My Mother Said I Never Should

My Mother Said I Never Should is the story of four women from four generations of the same family and explores changing times and views. Considering Charlotte Keatley was just 25 when she wrote this (back in 1985), it is amazing she had such insight.

The four women are Doris (the grandmother), Margaret (her daughter), Jackie (her granddaughter) and Rosie (her great granddaughter). Each actor plays her character at different stages of her life as the play moves back and forth between time periods. The play is a GCSE text and has much to analyse on how different generations communicate with each other from their own unique standpoints and how different times produce very different women.

This version is unique as Sheffield Theatres has produced it in conjunction with fingersmiths, a company aiming to explore challenging and entertaining ways of presenting theatre which have previously not been available to Deaf audiences in their own language. Here the actors (and their characters) are D/deaf and use British Sign Language (BSL) to communicate – adding another barrier to the generational communication problem.

The main plot of the story is that Jackie is a struggling single mother who gives her daughter to her own mother to raise so she can focus on her career as an artist. This decision and its consequences form much of the conflict and drama of the piece. The choices open to each generation and their hopes and dreams are very different and this is effectively explored in this well written and often humorous piece.

Several devices are used to make the play accessible to both D/deaf and hearing audiences. In the main the actors speak the words and use BSL simultaneously. At other times, the dialogue is subtitled on a screen or spoken by off stage actors while the characters used only BSL to communicate. Occasional scenes were like overhearing a telephone conversation as only one actor spoke and the other’s BSL was not subtitled. These various methods were switched frequently, sometimes mid-scene, requiring much higher levels of concentration from the audience than is normally needed in the theatre. With a production that doesn’t end until 10.30pm it was quite demanding to watch.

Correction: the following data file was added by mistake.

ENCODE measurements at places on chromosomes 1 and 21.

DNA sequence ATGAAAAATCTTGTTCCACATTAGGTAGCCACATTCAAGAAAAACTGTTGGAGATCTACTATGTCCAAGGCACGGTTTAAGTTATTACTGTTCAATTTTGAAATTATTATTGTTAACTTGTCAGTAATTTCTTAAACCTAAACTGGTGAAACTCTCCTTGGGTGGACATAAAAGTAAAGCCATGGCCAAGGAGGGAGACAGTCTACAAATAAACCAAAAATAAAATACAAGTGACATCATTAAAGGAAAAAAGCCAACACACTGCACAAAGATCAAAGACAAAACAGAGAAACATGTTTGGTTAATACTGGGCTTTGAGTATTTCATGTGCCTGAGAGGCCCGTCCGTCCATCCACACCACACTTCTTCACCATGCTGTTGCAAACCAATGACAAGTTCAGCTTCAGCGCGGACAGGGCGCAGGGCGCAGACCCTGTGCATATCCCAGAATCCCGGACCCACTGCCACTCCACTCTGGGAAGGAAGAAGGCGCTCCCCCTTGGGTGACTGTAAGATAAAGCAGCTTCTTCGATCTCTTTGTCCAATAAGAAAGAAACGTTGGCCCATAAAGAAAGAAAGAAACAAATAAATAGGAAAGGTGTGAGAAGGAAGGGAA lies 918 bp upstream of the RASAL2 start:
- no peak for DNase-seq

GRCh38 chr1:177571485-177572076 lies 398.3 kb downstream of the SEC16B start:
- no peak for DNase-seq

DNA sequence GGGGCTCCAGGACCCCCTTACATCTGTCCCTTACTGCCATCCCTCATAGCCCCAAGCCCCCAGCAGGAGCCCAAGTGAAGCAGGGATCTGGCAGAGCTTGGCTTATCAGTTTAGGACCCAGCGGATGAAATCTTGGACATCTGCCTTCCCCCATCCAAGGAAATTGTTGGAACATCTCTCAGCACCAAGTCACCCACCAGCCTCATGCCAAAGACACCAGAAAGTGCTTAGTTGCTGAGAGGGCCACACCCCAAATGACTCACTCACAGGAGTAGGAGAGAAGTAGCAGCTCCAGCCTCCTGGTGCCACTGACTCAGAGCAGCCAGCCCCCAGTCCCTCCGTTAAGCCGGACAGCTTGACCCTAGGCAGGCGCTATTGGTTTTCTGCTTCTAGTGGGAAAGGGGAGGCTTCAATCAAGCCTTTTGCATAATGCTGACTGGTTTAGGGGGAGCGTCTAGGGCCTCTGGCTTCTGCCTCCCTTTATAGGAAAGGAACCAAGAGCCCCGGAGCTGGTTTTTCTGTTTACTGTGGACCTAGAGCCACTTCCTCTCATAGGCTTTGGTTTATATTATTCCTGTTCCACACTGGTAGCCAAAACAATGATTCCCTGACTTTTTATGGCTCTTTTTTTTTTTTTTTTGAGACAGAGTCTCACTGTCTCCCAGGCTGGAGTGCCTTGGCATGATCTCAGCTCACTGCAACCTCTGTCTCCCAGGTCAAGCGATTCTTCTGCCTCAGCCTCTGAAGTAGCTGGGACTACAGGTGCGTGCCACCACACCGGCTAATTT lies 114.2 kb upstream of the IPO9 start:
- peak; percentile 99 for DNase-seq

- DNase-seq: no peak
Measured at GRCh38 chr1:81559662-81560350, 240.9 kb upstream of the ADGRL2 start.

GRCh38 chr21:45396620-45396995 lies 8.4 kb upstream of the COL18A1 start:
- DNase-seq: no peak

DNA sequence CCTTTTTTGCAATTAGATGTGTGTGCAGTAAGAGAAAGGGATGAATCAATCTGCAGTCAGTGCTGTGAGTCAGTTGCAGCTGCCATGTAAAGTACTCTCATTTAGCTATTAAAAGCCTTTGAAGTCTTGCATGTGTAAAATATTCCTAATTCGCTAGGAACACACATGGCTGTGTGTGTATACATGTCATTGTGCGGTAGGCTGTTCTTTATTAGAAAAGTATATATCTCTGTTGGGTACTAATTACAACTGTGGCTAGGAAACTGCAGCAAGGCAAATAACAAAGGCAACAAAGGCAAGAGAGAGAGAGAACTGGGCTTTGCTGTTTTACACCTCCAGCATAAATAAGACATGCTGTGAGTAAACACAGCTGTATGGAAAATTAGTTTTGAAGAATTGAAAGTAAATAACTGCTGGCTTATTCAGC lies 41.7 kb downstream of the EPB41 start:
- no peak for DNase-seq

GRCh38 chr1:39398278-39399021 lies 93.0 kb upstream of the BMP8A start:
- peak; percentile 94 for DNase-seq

All four actors – Ali Briggs as Doris, Jude Mahon as Margaret, EJ Raymond as Jackie and Lisa Kelly as Rosie – were impressive in their roles, combining all the levels of communication alongside their character portrayals very well indeed. They made the extra dimensions of physical acting, BSL, voice over and spoken word seem very natural and deserve high praise. The scene where Jackie gives up her daughter to her mother to raise was played in complete silence using BSL and subtitles and was extraordinarily powerful because of that.

Sometimes the fact that the audience had to read, listen and watch simultaneously did get in the way of following the play and took some time to get used to. It didn’t help that the very first scene in the play is already quite abstract with all four characters as children playing a game together. The kite shaped screen is above the stage and reading dialogue there meant you couldn’t always give full attention to the excellent performances.

But Sheffield Theatres and fingersmiths deserve great credit for taking this complex piece and reworking it to be accessible to both D/deaf and hearing audiences simultaneously. There were times when this worked brilliantly and times when it was a little confusing but overall it was a remarkable piece of theatre.

My Mother Said I Never Should continues at the Lyceum Theatre from 13 November to 23 November at 7.45pm with matinees on Thursdays and Saturdays at 2.15pm.


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